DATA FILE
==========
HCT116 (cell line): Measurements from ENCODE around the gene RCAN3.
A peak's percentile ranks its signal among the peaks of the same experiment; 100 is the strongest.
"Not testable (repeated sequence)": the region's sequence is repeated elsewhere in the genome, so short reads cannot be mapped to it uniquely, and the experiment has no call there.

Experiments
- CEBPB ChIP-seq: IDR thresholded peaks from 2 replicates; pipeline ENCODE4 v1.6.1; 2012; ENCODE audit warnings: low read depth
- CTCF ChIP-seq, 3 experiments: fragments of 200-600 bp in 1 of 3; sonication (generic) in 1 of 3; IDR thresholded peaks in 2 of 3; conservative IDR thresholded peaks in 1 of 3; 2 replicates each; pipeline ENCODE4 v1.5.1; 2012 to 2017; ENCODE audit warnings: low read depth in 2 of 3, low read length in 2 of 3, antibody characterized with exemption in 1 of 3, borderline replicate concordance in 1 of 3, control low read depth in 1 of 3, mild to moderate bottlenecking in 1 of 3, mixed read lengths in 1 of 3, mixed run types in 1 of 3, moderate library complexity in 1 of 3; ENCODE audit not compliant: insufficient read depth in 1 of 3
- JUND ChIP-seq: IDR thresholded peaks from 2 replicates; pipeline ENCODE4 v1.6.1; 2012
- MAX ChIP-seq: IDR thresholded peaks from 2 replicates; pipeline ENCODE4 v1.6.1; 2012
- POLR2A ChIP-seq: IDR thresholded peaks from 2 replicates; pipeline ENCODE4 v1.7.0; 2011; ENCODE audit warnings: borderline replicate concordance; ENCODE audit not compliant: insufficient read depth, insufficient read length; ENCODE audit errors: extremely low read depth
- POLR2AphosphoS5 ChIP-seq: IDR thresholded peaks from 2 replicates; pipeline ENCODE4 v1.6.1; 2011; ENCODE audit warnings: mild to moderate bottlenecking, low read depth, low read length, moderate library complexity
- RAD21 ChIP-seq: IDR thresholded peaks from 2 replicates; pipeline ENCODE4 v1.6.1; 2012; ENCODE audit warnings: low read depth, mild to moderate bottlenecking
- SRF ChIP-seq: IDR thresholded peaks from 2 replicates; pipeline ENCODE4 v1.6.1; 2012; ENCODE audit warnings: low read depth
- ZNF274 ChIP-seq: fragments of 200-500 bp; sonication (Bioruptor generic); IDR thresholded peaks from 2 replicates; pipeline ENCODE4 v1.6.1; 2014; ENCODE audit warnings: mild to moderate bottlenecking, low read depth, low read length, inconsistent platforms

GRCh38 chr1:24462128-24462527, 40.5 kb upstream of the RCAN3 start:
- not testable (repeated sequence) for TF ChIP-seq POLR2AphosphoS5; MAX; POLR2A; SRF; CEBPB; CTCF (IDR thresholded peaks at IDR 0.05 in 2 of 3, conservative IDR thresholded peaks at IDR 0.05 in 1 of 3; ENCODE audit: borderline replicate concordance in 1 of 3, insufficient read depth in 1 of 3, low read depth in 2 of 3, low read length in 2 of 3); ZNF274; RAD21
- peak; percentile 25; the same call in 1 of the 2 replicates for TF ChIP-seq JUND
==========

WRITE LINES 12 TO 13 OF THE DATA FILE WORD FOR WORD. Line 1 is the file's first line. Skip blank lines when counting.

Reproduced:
- SRF ChIP-seq: IDR thresholded peaks from 2 replicates; pipeline ENCODE4 v1.6.1; 2012; ENCODE audit warnings: low read depth
- ZNF274 ChIP-seq: fragments of 200-500 bp; sonication (Bioruptor generic); IDR thresholded peaks from 2 replicates; pipeline ENCODE4 v1.6.1; 2014; ENCODE audit warnings: mild to moderate bottlenecking, low read depth, low read length, inconsistent platforms